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British Parliament To Debate Sanctions On China Over Atrocities Against Uyghurs On Oct 12

The British Parliament has decided to hold a debate on October 12 over the alleged atrocities against Uyghur Muslims perpetrated by the Chinese Communist Party.


The UK Parliament has decided to hold a debate on October 12 over the alleged atrocities against Uyghur Muslims perpetrated by the Chinese Communist Party (CCP). A petition urging the British Parliament to impose sanctions on China for their alleged human rights violations has garnered more than 146,000 signatures and backed by 150 parliamentarians.

The debate has been scheduled as government plans to introduce “Magnitsky law”, a law that targets people who commit gross human rights violations. Earlier this week, as many as five British lawmakers separately urged the Parliament to bring new laws to sanction Chinese officials involved in the human rights abuses in Tibet and Xinjiang. The parliamentarians debated over the reports of forced labour programmes and other human rights abuses in Tibet and Xinjiang.

Conservative MP Iain Duncan Smith, also co-chair of Inter-Parliamentary Alliance on China (IPAC), advocated imposing travel bans and freezing the assets of Chinese officials responsible for rights abuse. IPAC member Tim Loughton called for reciprocal access to Tibet since Chinese officials enjoy broad access to the UK. The Conservative leader stressed the importance of sending a strong signal to China over human rights abuse.

“We need this send out a very strong signal that you cannot abuse your own people in secret. We will call it out. The human rights abuses of this magnitude wherever they happen must be called out,” Loughton told the Parliament.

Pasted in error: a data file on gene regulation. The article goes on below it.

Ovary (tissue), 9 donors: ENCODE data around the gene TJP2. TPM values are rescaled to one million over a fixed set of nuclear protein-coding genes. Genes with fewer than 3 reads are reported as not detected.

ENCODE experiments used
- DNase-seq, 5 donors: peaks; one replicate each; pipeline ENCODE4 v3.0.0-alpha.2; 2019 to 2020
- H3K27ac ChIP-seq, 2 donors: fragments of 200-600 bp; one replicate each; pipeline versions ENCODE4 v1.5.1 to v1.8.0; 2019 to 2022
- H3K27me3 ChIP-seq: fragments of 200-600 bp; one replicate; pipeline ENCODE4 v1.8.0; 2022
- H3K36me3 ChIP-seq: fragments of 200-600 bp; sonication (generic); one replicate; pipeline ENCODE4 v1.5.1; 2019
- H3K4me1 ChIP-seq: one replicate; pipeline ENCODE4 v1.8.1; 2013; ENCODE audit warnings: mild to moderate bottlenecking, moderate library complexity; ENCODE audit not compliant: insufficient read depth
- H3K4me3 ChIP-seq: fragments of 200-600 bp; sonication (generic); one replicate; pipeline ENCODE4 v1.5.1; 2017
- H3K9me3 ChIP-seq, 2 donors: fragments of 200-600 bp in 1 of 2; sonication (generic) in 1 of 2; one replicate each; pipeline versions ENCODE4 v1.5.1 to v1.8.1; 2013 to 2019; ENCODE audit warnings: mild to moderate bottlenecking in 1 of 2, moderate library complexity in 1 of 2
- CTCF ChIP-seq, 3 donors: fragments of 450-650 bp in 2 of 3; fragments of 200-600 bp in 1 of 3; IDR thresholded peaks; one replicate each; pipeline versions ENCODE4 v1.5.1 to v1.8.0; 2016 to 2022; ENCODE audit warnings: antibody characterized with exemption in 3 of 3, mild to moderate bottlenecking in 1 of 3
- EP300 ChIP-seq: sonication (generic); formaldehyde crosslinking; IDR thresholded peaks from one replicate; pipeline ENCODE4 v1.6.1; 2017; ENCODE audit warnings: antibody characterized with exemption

Read: Chinese Algorithms Used To Find 'signs' Of Islamic Extremism Among Uyghurs: Report

Read: China's Plan To Shift UK Embassy Face Opposition From Locals Over Uyghurs' Treatment

IPAC has been created to promote a coordinated response between democratic states to challenges posed by the present conduct and future ambitions of China. Another IPAC member Alistair Carmichael told the parliament that human rights are universal and if they don’t matter in Xinjiang then “they don't actually matter here either.” Stephen Kinnock, Shadow Minister for Asia and the Pacific, even called for a "fundamental reset" in UK-China relations.

Data policing

China has been facing increased international scrutiny over alleged human rights violations of Uyghur Muslims in the Xinjiang province. According to the latest report by Noema magazine, published by a US-based think tank, China has intensified the surveillance through data policing. The data generated through the digital surveillance system and subsequent interrogation help them label Muslims as “untrustworthy”.

Read: China Admits Death Of Uyghur Man Who Was Allegedly Detained In Xinjiang Camps

Read: China Targets Utsuls Of Hainan, Huis After Crackdown On Uyghur Muslims: Report

(With ANI inputs)

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